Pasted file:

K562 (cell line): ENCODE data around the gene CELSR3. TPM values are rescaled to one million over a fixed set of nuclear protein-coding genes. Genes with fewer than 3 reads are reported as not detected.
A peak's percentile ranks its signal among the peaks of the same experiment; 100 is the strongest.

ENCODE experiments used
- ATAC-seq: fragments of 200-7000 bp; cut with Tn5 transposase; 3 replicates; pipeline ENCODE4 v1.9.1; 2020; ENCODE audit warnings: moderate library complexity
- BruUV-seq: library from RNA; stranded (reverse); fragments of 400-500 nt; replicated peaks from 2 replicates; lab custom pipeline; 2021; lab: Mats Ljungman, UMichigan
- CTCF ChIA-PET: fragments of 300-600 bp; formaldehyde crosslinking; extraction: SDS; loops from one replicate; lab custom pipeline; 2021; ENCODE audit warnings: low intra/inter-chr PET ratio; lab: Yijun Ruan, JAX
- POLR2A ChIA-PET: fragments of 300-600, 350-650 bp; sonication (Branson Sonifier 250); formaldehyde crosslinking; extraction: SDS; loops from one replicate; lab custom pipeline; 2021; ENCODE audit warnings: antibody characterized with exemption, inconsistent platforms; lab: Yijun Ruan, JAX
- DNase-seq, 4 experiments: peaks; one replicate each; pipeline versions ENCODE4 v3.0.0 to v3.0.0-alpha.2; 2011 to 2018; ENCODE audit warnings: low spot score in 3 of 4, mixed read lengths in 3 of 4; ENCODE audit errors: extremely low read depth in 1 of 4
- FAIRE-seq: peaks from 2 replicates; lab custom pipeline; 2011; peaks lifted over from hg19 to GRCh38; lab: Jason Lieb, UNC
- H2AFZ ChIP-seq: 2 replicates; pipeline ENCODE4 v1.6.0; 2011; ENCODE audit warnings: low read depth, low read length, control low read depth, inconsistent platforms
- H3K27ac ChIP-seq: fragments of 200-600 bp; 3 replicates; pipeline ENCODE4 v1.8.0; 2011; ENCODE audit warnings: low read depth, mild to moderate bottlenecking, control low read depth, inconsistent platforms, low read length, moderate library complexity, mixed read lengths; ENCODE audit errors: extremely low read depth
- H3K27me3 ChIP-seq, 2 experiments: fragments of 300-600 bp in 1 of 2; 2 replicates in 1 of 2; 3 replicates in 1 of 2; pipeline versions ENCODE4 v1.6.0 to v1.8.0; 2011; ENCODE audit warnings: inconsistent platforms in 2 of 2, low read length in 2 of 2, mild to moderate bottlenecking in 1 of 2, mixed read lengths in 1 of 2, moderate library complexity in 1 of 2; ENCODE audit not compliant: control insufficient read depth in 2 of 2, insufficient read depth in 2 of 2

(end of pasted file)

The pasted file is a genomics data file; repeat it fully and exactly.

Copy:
K562 (cell line): ENCODE data around the gene CELSR3. TPM values are rescaled to one million over a fixed set of nuclear protein-coding genes. Genes with fewer than 3 reads are reported as not detected.
A peak's percentile ranks its signal among the peaks of the same experiment; 100 is the strongest.

ENCODE experiments used
- ATAC-seq: fragments of 200-7000 bp; cut with Tn5 transposase; 3 replicates; pipeline ENCODE4 v1.9.1; 2020; ENCODE audit warnings: moderate library complexity
- BruUV-seq: library from RNA; stranded (reverse); fragments of 400-500 nt; replicated peaks from 2 replicates; lab custom pipeline; 2021; lab: Mats Ljungman, UMichigan
- CTCF ChIA-PET: fragments of 300-600 bp; formaldehyde crosslinking; extraction: SDS; loops from one replicate; lab custom pipeline; 2021; ENCODE audit warnings: low intra/inter-chr PET ratio; lab: Yijun Ruan, JAX
- POLR2A ChIA-PET: fragments of 300-600, 350-650 bp; sonication (Branson Sonifier 250); formaldehyde crosslinking; extraction: SDS; loops from one replicate; lab custom pipeline; 2021; ENCODE audit warnings: antibody characterized with exemption, inconsistent platforms; lab: Yijun Ruan, JAX
- DNase-seq, 4 experiments: peaks; one replicate each; pipeline versions ENCODE4 v3.0.0 to v3.0.0-alpha.2; 2011 to 2018; ENCODE audit warnings: low spot score in 3 of 4, mixed read lengths in 3 of 4; ENCODE audit errors: extremely low read depth in 1 of 4
- FAIRE-seq: peaks from 2 replicates; lab custom pipeline; 2011; peaks lifted over from hg19 to GRCh38; lab: Jason Lieb, UNC
- H2AFZ ChIP-seq: 2 replicates; pipeline ENCODE4 v1.6.0; 2011; ENCODE audit warnings: low read depth, low read length, control low read depth, inconsistent platforms
- H3K27ac ChIP-seq: fragments of 200-600 bp; 3 replicates; pipeline ENCODE4 v1.8.0; 2011; ENCODE audit warnings: low read depth, mild to moderate bottlenecking, control low read depth, inconsistent platforms, low read length, moderate library complexity, mixed read lengths; ENCODE audit errors: extremely low read depth
- H3K27me3 ChIP-seq, 2 experiments: fragments of 300-600 bp in 1 of 2; 2 replicates in 1 of 2; 3 replicates in 1 of 2; pipeline versions ENCODE4 v1.6.0 to v1.8.0; 2011; ENCODE audit warnings: inconsistent platforms in 2 of 2, low read length in 2 of 2, mild to moderate bottlenecking in 1 of 2, mixed read lengths in 1 of 2, moderate library complexity in 1 of 2; ENCODE audit not compliant: control insufficient read depth in 2 of 2, insufficient read depth in 2 of 2